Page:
At UCSF's medical school there is a lab named for Nina Ireland. Now she has left the school $48 million for pulmonary research and care. Yet when the university made that announcement this week, they had to admit they do not have a single picture of her.
Dr. Jeff Golden treated her chronic lung disease. He is now in charge of the $48 million that Ireland left to the hospital's pulmonary unit.
"This is relatively new news to us, so we're actually, we've formed committees to carefully discuss how we make the most of such a wonderful opportunity," Golden said.
Golden has a personal picture of Ireland, but there are not any others on the Internet or much of anything about her beyond her death notice and reports of her extraordinary bequest. Of the seven people who signed the online memorial, most were people who worked for her.
"She was profoundly private," dog groomer Deborah Kent said.
Kent went to Ireland's home once a month for more than decade.
"She lived a pretty isolated life, she did, but I felt so privileged when I think about it and you ask me these questions I never regarded her so much like that because I went to her house every month; she was my friend," Kent said.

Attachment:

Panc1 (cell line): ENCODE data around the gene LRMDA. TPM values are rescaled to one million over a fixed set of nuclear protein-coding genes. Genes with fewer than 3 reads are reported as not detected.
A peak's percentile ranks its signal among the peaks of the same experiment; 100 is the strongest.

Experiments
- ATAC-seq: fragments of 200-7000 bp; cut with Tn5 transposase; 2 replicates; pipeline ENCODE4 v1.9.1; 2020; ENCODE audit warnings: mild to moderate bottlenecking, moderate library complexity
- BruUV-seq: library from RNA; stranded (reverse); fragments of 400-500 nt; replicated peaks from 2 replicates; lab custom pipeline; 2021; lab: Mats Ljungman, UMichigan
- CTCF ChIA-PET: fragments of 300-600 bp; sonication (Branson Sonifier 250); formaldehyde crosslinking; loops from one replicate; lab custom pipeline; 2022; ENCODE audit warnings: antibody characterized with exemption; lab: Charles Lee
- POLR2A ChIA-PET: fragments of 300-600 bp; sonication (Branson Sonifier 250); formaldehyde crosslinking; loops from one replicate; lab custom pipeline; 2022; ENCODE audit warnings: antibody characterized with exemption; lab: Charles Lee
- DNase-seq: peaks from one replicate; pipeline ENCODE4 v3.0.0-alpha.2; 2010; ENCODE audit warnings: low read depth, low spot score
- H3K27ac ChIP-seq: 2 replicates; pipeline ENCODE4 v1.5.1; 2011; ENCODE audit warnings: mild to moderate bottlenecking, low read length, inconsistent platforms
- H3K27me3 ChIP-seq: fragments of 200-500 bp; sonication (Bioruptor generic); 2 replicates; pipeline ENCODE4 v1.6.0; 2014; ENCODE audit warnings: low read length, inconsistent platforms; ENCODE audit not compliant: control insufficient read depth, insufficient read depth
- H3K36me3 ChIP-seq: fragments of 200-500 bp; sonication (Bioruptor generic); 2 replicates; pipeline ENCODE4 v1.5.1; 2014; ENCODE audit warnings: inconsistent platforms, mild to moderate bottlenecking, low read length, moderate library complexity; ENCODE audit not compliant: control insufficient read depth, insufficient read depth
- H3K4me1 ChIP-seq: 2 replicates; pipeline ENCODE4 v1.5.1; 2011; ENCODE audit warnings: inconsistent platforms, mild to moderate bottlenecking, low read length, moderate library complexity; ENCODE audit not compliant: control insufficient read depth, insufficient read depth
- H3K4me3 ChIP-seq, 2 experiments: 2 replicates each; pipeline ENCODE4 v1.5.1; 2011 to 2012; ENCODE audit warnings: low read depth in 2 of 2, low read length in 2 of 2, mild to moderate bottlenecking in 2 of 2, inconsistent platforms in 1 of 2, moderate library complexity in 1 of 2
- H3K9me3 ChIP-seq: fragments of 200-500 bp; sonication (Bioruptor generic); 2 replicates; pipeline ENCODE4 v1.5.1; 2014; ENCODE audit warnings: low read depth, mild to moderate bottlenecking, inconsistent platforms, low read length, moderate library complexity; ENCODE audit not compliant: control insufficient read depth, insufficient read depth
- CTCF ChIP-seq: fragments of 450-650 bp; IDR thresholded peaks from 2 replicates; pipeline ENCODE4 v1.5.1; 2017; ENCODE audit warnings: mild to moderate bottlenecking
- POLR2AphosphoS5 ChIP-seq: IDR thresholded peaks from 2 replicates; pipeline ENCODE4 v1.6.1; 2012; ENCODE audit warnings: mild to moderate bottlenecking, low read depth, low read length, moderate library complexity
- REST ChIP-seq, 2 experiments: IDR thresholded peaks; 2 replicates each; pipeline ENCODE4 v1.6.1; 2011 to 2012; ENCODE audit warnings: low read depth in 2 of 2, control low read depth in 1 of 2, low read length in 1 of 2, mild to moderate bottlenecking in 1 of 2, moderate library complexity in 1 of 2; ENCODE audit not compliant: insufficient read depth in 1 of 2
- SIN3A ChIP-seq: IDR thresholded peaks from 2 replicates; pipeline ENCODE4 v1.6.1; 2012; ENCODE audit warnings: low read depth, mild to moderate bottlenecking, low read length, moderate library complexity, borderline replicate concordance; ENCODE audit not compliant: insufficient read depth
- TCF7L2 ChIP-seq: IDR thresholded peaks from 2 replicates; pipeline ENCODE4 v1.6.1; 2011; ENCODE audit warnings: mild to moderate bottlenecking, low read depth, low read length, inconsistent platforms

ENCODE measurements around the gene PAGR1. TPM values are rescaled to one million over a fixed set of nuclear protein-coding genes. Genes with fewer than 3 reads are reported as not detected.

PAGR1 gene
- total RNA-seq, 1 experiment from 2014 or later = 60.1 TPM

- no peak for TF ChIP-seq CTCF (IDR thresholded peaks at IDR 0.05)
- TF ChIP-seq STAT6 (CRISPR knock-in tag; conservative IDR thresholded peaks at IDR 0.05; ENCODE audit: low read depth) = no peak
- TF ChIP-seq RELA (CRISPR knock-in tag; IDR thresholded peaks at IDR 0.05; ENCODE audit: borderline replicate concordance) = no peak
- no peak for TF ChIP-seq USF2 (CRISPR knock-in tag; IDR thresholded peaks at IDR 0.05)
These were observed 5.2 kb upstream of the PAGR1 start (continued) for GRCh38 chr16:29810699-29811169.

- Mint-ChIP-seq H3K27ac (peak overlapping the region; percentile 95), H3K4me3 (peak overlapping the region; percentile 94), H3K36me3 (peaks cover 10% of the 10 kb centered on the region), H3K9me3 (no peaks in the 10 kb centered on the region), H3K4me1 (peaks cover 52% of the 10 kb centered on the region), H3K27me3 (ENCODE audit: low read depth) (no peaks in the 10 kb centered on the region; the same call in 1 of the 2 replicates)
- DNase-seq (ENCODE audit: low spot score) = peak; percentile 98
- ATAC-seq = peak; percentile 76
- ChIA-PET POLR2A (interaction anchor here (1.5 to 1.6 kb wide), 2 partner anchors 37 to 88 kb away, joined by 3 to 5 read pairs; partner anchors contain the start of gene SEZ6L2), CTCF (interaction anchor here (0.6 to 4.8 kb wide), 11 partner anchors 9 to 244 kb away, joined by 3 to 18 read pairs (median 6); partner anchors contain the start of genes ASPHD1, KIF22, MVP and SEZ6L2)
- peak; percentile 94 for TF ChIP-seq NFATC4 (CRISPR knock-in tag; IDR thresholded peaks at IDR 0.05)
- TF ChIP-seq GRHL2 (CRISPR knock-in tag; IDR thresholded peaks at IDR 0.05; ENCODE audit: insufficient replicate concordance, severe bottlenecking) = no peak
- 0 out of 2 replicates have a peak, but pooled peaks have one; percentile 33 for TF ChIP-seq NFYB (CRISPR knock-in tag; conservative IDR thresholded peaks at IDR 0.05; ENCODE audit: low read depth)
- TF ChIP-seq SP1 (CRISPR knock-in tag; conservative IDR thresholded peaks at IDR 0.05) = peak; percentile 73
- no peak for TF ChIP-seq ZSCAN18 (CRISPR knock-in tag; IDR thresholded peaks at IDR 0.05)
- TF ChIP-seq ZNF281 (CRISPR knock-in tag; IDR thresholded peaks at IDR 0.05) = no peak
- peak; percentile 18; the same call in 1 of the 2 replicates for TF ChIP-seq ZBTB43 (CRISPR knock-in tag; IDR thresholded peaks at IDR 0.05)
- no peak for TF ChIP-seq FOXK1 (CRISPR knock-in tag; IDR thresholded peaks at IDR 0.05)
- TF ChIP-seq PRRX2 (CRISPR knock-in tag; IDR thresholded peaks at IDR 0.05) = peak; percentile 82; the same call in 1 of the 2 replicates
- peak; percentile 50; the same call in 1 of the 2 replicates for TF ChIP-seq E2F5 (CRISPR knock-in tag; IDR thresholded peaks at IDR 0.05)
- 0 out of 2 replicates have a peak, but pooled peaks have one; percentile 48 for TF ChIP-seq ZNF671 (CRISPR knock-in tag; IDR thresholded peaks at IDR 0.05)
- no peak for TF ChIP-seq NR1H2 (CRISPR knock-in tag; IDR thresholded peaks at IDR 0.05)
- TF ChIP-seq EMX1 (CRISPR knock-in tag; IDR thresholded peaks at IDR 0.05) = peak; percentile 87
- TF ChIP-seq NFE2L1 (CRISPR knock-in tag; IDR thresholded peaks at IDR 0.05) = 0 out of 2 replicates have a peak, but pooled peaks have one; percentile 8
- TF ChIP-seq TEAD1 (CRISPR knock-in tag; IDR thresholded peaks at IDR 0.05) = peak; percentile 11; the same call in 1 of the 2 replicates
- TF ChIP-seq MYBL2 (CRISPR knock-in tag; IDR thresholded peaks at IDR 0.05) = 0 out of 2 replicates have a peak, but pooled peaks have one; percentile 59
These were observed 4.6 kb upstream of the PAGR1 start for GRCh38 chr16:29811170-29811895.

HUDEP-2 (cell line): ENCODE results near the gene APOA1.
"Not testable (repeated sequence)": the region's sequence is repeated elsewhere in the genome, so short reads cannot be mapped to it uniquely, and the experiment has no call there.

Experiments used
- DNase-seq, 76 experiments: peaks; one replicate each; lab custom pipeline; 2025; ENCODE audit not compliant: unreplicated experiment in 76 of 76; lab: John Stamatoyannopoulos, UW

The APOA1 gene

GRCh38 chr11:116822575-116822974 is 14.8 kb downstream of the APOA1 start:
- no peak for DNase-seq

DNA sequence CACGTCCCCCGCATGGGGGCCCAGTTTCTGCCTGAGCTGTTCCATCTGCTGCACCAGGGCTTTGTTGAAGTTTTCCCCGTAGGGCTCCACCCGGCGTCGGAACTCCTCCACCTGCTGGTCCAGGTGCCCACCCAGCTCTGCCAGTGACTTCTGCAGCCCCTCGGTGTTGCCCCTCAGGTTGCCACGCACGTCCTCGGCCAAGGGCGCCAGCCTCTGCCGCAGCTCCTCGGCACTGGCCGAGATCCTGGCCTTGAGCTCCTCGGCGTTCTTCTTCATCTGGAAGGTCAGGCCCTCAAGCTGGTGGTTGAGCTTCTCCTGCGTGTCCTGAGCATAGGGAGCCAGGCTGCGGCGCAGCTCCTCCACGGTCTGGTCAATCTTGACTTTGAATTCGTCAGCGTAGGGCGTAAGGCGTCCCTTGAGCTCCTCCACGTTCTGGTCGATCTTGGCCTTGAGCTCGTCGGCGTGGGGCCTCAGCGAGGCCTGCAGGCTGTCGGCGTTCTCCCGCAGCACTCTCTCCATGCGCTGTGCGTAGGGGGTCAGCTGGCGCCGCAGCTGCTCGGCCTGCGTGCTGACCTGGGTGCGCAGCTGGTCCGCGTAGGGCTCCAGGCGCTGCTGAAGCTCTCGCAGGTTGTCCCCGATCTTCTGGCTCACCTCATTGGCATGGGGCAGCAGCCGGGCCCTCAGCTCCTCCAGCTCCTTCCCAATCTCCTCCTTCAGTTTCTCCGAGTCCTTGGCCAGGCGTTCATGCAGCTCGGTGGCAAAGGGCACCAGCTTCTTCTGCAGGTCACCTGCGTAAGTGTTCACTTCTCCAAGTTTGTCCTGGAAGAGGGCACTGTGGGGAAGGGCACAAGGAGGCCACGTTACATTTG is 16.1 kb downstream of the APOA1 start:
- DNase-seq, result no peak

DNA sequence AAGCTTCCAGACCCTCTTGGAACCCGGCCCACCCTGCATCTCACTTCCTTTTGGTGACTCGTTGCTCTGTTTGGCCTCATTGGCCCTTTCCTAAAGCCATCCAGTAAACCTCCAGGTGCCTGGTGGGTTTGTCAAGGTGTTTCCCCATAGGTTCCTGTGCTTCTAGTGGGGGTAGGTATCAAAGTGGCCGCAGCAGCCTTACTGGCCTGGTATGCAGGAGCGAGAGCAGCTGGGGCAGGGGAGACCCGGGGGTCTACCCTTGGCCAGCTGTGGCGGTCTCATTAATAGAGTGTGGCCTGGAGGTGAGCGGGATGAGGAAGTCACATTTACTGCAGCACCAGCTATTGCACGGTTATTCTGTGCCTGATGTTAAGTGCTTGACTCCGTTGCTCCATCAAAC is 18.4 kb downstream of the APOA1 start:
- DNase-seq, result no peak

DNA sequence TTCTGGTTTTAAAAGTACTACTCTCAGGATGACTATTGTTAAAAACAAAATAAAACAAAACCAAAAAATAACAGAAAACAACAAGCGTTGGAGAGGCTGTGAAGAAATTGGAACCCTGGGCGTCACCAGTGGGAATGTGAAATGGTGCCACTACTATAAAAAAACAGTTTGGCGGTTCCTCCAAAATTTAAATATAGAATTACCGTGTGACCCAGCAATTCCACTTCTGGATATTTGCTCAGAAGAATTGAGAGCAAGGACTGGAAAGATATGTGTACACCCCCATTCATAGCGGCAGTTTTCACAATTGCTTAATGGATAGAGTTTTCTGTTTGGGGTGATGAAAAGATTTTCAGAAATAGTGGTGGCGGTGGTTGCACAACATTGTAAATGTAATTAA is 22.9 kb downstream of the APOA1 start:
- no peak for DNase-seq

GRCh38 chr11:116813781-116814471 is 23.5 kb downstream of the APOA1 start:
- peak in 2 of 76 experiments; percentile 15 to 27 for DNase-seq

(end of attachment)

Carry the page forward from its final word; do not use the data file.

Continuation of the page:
Born and raised in Birmingham, Ireland was heir to a fortune from a huge asphalt company founded by her grandfather.
She bought the Flyshaker estate in Pacific Heights, one of the most famous homes in the city. But she shunned society.
The person who spent the most time with her was her full-time gardener.
"As long as I knew her she lived alone and chose to do so," Richard Darrough said.
In the end, Nina Ireland was a very private person who made a very big statement by leaving her entire estate to the medical center and the doctors who cared for her.
"I think we'll take this opportunity and run with it and make Nina Ireland as proud of us as we can," Golden said.